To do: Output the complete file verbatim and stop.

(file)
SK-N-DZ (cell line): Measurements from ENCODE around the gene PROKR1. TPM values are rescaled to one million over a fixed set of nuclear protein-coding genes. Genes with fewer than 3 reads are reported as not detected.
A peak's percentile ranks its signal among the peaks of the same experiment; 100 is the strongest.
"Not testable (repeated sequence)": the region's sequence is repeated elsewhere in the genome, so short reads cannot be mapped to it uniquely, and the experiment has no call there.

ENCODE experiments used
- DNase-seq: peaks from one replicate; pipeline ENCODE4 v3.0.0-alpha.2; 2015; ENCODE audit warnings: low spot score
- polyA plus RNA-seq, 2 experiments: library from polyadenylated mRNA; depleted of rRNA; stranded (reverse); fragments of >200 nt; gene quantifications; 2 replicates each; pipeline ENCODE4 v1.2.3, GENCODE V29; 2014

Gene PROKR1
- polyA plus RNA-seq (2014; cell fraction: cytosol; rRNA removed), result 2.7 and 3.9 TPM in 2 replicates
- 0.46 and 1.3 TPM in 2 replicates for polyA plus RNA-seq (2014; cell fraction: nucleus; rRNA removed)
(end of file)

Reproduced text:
SK-N-DZ (cell line): Measurements from ENCODE around the gene PROKR1. TPM values are rescaled to one million over a fixed set of nuclear protein-coding genes. Genes with fewer than 3 reads are reported as not detected.
A peak's percentile ranks its signal among the peaks of the same experiment; 100 is the strongest.
"Not testable (repeated sequence)": the region's sequence is repeated elsewhere in the genome, so short reads cannot be mapped to it uniquely, and the experiment has no call there.

ENCODE experiments used
- DNase-seq: peaks from one replicate; pipeline ENCODE4 v3.0.0-alpha.2; 2015; ENCODE audit warnings: low spot score
- polyA plus RNA-seq, 2 experiments: library from polyadenylated mRNA; depleted of rRNA; stranded (reverse); fragments of >200 nt; gene quantifications; 2 replicates each; pipeline ENCODE4 v1.2.3, GENCODE V29; 2014

Gene PROKR1
- polyA plus RNA-seq (2014; cell fraction: cytosol; rRNA removed), result 2.7 and 3.9 TPM in 2 replicates
- 0.46 and 1.3 TPM in 2 replicates for polyA plus RNA-seq (2014; cell fraction: nucleus; rRNA removed)